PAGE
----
Perhaps you’ve seen it. On May 1st 1947, Evelyn McHale ended her life by leaping from the Empire State Building.
A photo of her body in death – peaceful, serene – lying crumpled on a limousine became almost instantly iconic.
Entranced, Scott Matthews knew he had to write a song about this. ’86 Floors From Heaven’ is the result. Attempting to pay his respects in a gentle, dignified manner, the accompanying video expands on this photograph.
Utilising archive footage, it crafts Evelyn’s day, her final ascent and then fateful leap. “The story of Evelyn McHale and the iconic photograph by Robert C. Wiles made it's way into the only piano-based song on the album” he explained recently.
“I clearly remember the first time I laid eyes on the extraordinarily profound image, via a '70s Life annual. Like millions of other people, the image both inspires and saddens me a great deal. I lived with Evelyn's peaceful expression and my thoughts for more than twelve months before I felt compelled to write a song about her story. I'm sure the photograph will have the same effect on people in a hundred years from now.”
Director Lukasz Pytlik discusses his involvement:
In regards to the relationship between the music and the film : I think it's important when making a video that you do not give easy answers. A director must trust in the listener or the viewer to understand from the video what happened and if he/she has interpretations of their own and which are not necessarily what you had in mind while making the video, it doesn't matter. What matters is that you have made something that made others think and made those people spend their most valuable asset, time, to reflect on it and to find the visual connection with the lyrics and between the song and the visual on their own. Also hopefully they see new elements to solve the puzzle each and every time you watch the video over and over again. For the creative idea, I didn't just want to recreate the day of Evelyn.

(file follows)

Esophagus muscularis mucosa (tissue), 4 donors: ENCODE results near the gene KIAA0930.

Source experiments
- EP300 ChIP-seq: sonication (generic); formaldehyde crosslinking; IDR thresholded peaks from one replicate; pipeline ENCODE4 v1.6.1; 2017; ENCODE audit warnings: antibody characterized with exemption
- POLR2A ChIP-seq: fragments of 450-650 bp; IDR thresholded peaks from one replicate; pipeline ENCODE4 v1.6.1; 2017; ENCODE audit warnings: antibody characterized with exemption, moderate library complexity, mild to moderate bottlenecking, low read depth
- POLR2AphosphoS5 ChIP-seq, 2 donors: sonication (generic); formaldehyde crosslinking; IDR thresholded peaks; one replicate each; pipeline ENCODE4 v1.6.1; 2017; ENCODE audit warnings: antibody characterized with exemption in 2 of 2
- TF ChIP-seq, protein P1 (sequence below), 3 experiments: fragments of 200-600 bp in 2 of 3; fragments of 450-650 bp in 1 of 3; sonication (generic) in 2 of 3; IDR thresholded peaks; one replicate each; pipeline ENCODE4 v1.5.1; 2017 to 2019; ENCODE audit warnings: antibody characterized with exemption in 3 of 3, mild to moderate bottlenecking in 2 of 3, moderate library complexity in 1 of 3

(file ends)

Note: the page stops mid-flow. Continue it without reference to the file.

In the six minutes, I wanted to recreate the times when that day happened. I think that using vintage footage makes you reflect and become more immersed through seeing people that actually lived in those times. Maybe even some of them knew Evelyn. Maybe they saw the jump. You will never know and yet it is possible. It even makes for a great story itself. Also there is always something extremely melancholic and nostalgic about seeing buildings the way they were back in the day to see young people full of dreams and hopes, knowing that most of them are long gone now. That's almost surreal when you think about it and this surreal feeling continues in shots with "our" Evelyn. I wanted this video, this song to stay with our viewer long after they stop watching.